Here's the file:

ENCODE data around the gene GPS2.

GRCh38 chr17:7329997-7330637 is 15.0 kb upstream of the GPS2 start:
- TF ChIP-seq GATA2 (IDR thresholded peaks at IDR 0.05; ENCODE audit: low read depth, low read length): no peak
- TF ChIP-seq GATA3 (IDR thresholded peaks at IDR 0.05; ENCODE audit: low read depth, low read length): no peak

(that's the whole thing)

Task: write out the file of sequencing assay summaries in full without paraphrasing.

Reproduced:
ENCODE data around the gene GPS2.

GRCh38 chr17:7329997-7330637 is 15.0 kb upstream of the GPS2 start:
- TF ChIP-seq GATA2 (IDR thresholded peaks at IDR 0.05; ENCODE audit: low read depth, low read length): no peak
- TF ChIP-seq GATA3 (IDR thresholded peaks at IDR 0.05; ENCODE audit: low read depth, low read length): no peak